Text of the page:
We are less than two weeks away from an NBA draft that, by the time it is held Nov. 18, will have been delayed from its traditional time by about five months.
That is, quite probably, wayyyyyyyy too much time for everyone involved to be concocting scenarios and imagining what might happen. Thankfully, we will get a resolution soon.
But before we do: Here is a rundown of some of the most interesting chatter relating to the Wolves, the No. 1 pick and what they might do in the coming days:
*The Wolves have tremendous leverage with the top overall pick, but it sounds like one of the three presumed contenders to be that pick — Memphis center James Wiseman — has no interest in playing for the Wolves.
Before you assume it’s because of a history of dysfunction within the Wolves organization or a disdain for winter, there’s a simpler basketball-related reason.
“Wiseman does not want to come to Minnesota because Karl Towns is there,” ESPN’s Brian Windhorst told Twin Cities reporter Darren Wolfson on a recent podcast. “From what I understand, Wiseman doesn’t even want to do anything with the Wolves.”
Makes sense. It has always seemed to be the least-likely fit for the Wolves if they keep the pick, while LaMelo Ball and Anthony Edwards check more boxes. And it doesn’t really change their leverage if another team (like Charlotte, picking third) wants Wiseman because they would still have to jump Golden State at No. 2 to make sure they get their guy.
*So, what if the Wolves try to trade the pick — which according to ESPN’s Zach Lowe they seem like they’re trying to do?
Well, they would aim high. But so far, there doesn’t seem to be much indication any of the biggest prizes — Ben Simmons, Devin Booker or Bradley Beal — will be on the move.
The biggest problem the Wolves have is that aside from the No. 1 pick — which is a big asset, but maybe not as big as in some years because this is considered a weak draft — they have limited attractive assets to deal outside of Karl-Anthony Towns and D’Angelo Russell.
*The dream of many Wolves fans is adding the Suns’ Booker. I had assumed that was a non-starter after Phoenix went 8-0 in the bubble, but on Bill Simmons’ recent podcast — which checks in at a hefty 2 hours, 8 minutes in length — Ryen Russillo indicated Booker wants out of Phoenix and that it’s “the worst-kept secret in the NBA.”
So that’s interesting, but again we run into a matter of trade chips (and whether Phoenix really wants to trade him). Do the Wolves have enough to get Booker? It would probably take a lot of future draft capital (the kind of move Wolvers President Gersson Rosas’ former employer, Houston, often made or attempted to make).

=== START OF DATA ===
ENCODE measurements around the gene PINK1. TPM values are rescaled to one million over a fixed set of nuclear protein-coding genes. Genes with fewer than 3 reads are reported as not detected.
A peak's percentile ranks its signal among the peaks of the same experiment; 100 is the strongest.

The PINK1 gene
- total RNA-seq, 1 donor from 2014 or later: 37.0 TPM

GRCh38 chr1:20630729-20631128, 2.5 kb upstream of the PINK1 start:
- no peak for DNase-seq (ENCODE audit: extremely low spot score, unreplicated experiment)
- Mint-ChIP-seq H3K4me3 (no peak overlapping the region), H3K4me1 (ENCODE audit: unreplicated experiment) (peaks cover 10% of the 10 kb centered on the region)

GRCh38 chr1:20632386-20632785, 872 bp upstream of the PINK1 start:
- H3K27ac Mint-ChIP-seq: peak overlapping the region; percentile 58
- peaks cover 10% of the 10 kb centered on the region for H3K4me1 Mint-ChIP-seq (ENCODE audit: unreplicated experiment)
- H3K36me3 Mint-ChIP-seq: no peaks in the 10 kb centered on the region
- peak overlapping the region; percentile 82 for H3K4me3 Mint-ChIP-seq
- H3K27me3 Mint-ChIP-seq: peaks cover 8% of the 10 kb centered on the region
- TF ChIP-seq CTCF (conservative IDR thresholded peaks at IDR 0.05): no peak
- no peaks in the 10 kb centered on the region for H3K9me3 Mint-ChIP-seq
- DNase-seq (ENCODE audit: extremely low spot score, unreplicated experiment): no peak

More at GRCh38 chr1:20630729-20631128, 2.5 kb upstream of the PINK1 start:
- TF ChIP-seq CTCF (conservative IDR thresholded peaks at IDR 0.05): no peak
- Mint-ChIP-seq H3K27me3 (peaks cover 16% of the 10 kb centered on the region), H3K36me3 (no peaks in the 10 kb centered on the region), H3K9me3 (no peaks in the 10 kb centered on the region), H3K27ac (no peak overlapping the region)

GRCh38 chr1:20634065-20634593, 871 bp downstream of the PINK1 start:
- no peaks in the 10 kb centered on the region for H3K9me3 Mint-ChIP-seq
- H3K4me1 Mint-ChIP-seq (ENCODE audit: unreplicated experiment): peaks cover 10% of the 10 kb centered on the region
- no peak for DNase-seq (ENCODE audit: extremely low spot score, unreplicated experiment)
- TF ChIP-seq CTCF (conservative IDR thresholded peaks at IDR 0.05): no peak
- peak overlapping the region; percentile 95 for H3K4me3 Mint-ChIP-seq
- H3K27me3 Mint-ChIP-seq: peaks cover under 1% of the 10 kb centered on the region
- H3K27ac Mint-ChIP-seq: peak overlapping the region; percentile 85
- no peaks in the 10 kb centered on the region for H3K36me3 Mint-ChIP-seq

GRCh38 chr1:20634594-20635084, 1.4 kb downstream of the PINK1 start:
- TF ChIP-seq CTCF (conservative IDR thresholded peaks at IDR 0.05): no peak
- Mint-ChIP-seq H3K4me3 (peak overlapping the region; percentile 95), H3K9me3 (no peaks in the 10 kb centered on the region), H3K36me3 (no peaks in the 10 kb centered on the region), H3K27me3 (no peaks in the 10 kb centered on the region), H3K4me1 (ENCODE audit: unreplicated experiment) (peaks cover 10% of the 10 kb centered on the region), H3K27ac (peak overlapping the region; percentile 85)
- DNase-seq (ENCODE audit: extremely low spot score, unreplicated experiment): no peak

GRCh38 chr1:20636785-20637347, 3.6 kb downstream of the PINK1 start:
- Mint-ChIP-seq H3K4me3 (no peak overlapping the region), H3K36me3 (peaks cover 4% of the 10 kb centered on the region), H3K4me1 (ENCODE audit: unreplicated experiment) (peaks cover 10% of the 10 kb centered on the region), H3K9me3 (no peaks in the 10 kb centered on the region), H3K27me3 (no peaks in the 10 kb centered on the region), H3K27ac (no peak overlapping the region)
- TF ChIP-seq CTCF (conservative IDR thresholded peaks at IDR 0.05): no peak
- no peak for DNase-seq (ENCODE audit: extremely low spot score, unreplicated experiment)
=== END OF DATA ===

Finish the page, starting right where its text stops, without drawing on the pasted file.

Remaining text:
*Lowe had a couple other interesting Wolves nuggets in his latest piece, suggesting the Wolves could try to trade last year’s No. 6 pick Jarrett Culver as part of a bigger deal and that they could look to package their other first-round pick (No. 17 overall) in a lower-level trade for an established veteran.
Culver had a rough rookie season in many stretches, so that could be an attempt to capitalize on his value as a still-developing player.
*Then again, there could be the simplest move: The Wolves use the No. 1 pick, likely on Ball or Edwards, and hope he’s the third piece of the puzzle next to KAT and Russell.
It’s also worth remembering that much of what is being discussed right now regarding big fish like Simmons or Booker could bear fruit down the road even if it doesn’t happen right now.
Last year Rosas had a relatively quiet first six months on the job, signing a bunch of rotation players — just one of them, Jake Layman, to a deal longer than one season — before making a boatload of roster-altering deals at the trade deadline.
The biggest among them: getting Russell from Golden State after a free agent pursuit the previous summer came up short.
You’re likely tired of being told to be patient on multiple fronts. But that might be the most important thing for now.